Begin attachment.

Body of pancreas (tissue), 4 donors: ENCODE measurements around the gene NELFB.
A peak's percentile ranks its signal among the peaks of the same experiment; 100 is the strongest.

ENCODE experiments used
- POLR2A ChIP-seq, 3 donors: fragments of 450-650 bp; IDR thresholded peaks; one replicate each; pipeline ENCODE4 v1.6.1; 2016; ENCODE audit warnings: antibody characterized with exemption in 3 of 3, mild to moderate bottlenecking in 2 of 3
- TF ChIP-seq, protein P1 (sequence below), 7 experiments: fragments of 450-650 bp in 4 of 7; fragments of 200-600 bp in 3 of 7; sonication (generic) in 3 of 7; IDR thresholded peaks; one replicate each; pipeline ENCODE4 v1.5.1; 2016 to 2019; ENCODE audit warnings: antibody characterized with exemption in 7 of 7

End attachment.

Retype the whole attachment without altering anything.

Body of pancreas (tissue), 4 donors: ENCODE measurements around the gene NELFB.
A peak's percentile ranks its signal among the peaks of the same experiment; 100 is the strongest.

ENCODE experiments used
- POLR2A ChIP-seq, 3 donors: fragments of 450-650 bp; IDR thresholded peaks; one replicate each; pipeline ENCODE4 v1.6.1; 2016; ENCODE audit warnings: antibody characterized with exemption in 3 of 3, mild to moderate bottlenecking in 2 of 3
- TF ChIP-seq, protein P1 (sequence below), 7 experiments: fragments of 450-650 bp in 4 of 7; fragments of 200-600 bp in 3 of 7; sonication (generic) in 3 of 7; IDR thresholded peaks; one replicate each; pipeline ENCODE4 v1.5.1; 2016 to 2019; ENCODE audit warnings: antibody characterized with exemption in 7 of 7